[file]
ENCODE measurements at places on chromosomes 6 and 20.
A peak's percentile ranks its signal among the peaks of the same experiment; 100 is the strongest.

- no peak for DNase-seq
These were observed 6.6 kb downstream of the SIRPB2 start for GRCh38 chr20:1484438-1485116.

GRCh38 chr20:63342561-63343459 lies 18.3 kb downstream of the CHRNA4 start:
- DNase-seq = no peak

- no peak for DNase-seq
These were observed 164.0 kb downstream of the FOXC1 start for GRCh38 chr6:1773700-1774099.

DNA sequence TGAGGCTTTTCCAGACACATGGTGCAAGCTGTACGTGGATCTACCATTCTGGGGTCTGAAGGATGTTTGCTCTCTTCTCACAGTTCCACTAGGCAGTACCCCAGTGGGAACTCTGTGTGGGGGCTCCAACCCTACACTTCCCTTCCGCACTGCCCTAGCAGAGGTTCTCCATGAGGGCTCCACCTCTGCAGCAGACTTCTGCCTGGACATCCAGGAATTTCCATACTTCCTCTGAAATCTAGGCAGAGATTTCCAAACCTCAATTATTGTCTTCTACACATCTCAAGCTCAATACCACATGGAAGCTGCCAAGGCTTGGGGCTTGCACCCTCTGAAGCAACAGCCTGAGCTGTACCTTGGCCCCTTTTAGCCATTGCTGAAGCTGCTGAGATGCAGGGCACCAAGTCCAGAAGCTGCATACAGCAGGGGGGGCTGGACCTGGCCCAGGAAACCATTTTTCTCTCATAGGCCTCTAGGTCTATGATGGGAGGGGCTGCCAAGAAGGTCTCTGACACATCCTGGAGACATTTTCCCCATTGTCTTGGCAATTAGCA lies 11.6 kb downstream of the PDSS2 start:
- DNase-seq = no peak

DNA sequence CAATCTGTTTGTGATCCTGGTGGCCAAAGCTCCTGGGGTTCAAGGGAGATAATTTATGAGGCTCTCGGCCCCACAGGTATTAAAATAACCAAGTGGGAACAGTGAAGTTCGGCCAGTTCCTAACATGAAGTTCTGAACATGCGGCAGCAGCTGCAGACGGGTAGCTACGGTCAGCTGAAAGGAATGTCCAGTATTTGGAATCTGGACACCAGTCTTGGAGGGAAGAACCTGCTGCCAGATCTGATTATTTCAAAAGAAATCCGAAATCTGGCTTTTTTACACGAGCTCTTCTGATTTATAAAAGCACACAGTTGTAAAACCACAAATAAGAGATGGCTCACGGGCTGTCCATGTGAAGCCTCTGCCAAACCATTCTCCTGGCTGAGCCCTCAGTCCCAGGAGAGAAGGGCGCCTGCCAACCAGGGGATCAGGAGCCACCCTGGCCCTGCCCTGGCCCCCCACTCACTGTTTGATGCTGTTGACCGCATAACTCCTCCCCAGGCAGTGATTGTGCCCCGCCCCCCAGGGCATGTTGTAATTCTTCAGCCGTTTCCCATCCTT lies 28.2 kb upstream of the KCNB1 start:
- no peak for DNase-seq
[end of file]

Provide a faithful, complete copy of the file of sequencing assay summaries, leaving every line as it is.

ENCODE measurements at places on chromosomes 6 and 20.
A peak's percentile ranks its signal among the peaks of the same experiment; 100 is the strongest.

- no peak for DNase-seq
These were observed 6.6 kb downstream of the SIRPB2 start for GRCh38 chr20:1484438-1485116.

GRCh38 chr20:63342561-63343459 lies 18.3 kb downstream of the CHRNA4 start:
- DNase-seq = no peak

- no peak for DNase-seq
These were observed 164.0 kb downstream of the FOXC1 start for GRCh38 chr6:1773700-1774099.

DNA sequence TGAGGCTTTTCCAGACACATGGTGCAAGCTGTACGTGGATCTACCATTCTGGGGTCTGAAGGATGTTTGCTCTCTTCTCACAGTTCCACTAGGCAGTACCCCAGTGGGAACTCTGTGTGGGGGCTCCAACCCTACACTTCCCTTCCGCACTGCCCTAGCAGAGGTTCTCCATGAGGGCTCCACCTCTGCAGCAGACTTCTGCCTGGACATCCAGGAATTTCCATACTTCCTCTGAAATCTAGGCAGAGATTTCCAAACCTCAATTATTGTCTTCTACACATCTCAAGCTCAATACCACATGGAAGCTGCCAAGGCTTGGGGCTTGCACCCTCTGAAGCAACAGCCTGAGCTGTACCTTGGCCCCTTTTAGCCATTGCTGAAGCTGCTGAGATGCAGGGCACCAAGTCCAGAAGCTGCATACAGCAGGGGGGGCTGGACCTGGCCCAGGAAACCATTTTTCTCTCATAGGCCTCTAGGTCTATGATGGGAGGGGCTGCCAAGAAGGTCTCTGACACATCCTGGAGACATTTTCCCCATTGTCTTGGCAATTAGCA lies 11.6 kb downstream of the PDSS2 start:
- DNase-seq = no peak

DNA sequence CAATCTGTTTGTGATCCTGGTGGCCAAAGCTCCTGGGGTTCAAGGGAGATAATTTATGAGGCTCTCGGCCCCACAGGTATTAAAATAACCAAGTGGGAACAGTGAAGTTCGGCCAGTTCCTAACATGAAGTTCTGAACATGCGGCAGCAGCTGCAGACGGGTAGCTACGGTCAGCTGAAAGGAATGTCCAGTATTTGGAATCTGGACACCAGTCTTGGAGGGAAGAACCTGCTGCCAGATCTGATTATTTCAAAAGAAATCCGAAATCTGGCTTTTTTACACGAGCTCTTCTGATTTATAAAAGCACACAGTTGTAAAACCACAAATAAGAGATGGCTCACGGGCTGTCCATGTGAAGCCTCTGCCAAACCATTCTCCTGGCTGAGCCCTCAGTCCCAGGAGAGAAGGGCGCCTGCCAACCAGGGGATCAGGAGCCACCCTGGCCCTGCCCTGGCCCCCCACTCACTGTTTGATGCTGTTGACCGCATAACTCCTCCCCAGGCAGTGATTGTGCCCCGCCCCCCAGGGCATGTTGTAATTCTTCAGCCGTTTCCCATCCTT lies 28.2 kb upstream of the KCNB1 start:
- no peak for DNase-seq